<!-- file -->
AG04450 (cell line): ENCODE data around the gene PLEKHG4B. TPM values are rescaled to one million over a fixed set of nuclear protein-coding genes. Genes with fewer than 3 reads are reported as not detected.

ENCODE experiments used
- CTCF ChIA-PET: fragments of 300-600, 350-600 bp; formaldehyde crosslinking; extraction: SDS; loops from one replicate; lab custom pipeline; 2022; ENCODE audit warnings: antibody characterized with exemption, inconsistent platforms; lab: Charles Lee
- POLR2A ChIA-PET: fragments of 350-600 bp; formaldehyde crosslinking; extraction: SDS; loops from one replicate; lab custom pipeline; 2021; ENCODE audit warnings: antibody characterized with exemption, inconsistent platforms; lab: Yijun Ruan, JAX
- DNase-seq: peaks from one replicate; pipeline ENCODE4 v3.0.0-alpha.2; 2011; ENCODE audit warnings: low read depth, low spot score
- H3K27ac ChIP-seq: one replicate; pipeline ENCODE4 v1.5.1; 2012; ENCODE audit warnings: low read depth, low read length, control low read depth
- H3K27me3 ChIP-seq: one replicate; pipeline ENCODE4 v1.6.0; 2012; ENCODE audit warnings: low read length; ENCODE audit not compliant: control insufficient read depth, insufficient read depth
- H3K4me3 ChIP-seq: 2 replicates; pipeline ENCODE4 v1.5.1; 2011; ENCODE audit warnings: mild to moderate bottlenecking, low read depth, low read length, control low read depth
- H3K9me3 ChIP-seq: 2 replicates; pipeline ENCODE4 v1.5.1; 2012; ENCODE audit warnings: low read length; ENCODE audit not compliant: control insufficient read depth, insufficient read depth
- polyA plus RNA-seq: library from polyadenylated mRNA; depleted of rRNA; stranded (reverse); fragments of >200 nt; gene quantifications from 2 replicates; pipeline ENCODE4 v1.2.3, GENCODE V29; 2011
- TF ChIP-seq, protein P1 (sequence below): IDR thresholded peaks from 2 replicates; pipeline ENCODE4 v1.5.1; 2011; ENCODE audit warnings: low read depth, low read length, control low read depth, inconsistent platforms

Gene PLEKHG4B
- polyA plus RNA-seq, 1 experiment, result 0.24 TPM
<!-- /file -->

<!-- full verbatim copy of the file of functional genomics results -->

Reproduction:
AG04450 (cell line): ENCODE data around the gene PLEKHG4B. TPM values are rescaled to one million over a fixed set of nuclear protein-coding genes. Genes with fewer than 3 reads are reported as not detected.

ENCODE experiments used
- CTCF ChIA-PET: fragments of 300-600, 350-600 bp; formaldehyde crosslinking; extraction: SDS; loops from one replicate; lab custom pipeline; 2022; ENCODE audit warnings: antibody characterized with exemption, inconsistent platforms; lab: Charles Lee
- POLR2A ChIA-PET: fragments of 350-600 bp; formaldehyde crosslinking; extraction: SDS; loops from one replicate; lab custom pipeline; 2021; ENCODE audit warnings: antibody characterized with exemption, inconsistent platforms; lab: Yijun Ruan, JAX
- DNase-seq: peaks from one replicate; pipeline ENCODE4 v3.0.0-alpha.2; 2011; ENCODE audit warnings: low read depth, low spot score
- H3K27ac ChIP-seq: one replicate; pipeline ENCODE4 v1.5.1; 2012; ENCODE audit warnings: low read depth, low read length, control low read depth
- H3K27me3 ChIP-seq: one replicate; pipeline ENCODE4 v1.6.0; 2012; ENCODE audit warnings: low read length; ENCODE audit not compliant: control insufficient read depth, insufficient read depth
- H3K4me3 ChIP-seq: 2 replicates; pipeline ENCODE4 v1.5.1; 2011; ENCODE audit warnings: mild to moderate bottlenecking, low read depth, low read length, control low read depth
- H3K9me3 ChIP-seq: 2 replicates; pipeline ENCODE4 v1.5.1; 2012; ENCODE audit warnings: low read length; ENCODE audit not compliant: control insufficient read depth, insufficient read depth
- polyA plus RNA-seq: library from polyadenylated mRNA; depleted of rRNA; stranded (reverse); fragments of >200 nt; gene quantifications from 2 replicates; pipeline ENCODE4 v1.2.3, GENCODE V29; 2011
- TF ChIP-seq, protein P1 (sequence below): IDR thresholded peaks from 2 replicates; pipeline ENCODE4 v1.5.1; 2011; ENCODE audit warnings: low read depth, low read length, control low read depth, inconsistent platforms

Gene PLEKHG4B
- polyA plus RNA-seq, 1 experiment, result 0.24 TPM